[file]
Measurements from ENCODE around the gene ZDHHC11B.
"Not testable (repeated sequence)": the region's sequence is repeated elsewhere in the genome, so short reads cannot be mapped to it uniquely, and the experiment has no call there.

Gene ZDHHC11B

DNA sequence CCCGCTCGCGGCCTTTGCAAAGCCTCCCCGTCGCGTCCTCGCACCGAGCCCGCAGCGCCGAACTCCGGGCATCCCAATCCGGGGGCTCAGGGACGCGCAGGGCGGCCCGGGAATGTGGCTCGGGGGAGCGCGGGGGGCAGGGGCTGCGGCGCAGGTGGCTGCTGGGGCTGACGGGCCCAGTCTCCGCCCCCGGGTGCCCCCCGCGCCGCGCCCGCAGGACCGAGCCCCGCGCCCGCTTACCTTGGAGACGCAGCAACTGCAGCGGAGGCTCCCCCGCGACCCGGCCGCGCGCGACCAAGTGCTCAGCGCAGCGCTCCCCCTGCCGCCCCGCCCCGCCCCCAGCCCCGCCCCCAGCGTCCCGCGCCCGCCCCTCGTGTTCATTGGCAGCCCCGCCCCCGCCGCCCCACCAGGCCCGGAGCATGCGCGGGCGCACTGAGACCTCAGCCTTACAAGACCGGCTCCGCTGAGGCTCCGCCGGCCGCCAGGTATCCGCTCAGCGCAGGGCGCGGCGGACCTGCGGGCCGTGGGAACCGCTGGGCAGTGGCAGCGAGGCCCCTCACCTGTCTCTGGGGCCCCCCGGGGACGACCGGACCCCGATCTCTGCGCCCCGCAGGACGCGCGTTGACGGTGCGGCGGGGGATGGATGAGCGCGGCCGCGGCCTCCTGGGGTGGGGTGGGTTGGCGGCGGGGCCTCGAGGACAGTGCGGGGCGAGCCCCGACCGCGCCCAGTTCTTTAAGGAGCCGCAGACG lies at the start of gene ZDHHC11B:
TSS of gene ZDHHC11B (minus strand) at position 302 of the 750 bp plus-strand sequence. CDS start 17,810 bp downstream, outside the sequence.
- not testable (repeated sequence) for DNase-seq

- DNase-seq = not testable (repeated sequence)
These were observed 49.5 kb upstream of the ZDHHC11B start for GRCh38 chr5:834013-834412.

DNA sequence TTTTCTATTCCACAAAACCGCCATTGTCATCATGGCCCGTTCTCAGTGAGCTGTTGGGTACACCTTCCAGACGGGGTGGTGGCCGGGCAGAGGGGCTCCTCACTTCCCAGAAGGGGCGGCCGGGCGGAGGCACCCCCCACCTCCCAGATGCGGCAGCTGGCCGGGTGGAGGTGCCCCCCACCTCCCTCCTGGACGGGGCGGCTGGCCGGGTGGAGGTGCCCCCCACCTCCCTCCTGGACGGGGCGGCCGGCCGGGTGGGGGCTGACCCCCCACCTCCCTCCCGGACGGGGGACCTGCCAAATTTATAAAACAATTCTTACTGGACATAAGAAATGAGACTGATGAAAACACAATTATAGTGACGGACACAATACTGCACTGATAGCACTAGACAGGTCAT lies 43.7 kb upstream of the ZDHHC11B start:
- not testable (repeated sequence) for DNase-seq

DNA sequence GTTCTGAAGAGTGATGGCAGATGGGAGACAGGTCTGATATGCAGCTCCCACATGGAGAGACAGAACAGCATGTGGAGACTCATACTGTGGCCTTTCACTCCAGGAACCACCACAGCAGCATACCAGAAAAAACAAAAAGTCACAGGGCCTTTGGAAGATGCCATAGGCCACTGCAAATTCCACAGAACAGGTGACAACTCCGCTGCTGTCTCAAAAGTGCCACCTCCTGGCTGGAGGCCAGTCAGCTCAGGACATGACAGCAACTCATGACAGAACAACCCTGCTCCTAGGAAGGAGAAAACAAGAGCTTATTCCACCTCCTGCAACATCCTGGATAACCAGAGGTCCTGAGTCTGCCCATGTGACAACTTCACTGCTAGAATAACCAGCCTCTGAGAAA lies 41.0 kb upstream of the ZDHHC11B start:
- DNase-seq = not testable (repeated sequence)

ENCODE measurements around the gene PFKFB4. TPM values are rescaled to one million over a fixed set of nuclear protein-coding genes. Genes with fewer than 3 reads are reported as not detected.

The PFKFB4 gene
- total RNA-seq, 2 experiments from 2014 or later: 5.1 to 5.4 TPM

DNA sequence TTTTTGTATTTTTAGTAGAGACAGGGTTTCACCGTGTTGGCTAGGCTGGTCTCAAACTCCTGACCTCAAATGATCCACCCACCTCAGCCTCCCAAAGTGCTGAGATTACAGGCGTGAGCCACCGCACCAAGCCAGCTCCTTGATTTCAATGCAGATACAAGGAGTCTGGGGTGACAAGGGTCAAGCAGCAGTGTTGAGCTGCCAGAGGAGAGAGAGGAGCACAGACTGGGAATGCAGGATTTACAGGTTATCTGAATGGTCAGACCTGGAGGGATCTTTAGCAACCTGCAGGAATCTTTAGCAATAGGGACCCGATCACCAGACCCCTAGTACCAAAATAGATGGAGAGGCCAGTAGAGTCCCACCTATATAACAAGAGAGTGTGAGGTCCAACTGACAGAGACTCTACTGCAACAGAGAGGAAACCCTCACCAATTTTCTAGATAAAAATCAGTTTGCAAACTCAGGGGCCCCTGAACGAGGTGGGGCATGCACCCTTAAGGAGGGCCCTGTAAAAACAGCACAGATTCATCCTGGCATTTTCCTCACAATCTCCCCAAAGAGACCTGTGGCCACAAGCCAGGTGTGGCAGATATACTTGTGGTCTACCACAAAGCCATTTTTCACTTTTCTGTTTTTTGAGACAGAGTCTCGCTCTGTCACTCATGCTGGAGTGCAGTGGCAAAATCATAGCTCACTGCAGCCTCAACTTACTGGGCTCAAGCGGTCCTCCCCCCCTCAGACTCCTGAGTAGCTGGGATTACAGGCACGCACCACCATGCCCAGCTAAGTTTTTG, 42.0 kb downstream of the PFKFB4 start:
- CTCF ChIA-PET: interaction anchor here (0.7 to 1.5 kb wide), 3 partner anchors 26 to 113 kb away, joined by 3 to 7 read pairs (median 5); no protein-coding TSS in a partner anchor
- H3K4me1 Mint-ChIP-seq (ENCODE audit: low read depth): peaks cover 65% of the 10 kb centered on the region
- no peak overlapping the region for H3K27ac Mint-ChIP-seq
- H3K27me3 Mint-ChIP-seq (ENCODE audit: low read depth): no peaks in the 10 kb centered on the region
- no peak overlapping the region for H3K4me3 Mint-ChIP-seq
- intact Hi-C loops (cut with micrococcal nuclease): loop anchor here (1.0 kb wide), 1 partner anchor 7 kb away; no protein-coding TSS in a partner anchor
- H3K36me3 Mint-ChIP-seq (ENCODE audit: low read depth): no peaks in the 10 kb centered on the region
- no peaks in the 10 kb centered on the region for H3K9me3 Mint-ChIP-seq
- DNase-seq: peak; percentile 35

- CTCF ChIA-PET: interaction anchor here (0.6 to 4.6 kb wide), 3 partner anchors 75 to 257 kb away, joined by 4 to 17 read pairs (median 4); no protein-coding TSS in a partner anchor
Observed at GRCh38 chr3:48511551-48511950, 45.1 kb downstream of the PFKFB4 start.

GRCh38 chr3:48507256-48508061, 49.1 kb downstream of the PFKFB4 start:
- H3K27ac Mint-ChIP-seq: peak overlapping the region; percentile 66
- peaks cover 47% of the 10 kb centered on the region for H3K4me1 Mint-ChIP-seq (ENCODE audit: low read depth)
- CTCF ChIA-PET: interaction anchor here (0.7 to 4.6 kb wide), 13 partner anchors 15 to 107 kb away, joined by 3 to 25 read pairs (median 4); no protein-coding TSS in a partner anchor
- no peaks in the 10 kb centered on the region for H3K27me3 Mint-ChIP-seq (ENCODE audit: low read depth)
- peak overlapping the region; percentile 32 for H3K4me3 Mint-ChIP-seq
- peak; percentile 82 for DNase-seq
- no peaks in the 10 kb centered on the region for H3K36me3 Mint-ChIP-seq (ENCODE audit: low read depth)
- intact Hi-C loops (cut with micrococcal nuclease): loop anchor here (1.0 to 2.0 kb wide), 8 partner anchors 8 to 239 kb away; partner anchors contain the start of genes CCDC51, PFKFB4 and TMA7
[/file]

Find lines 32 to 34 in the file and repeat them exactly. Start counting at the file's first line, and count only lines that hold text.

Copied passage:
- no peaks in the 10 kb centered on the region for H3K27me3 Mint-ChIP-seq (ENCODE audit: low read depth)
- peak overlapping the region; percentile 32 for H3K4me3 Mint-ChIP-seq
- peak; percentile 82 for DNase-seq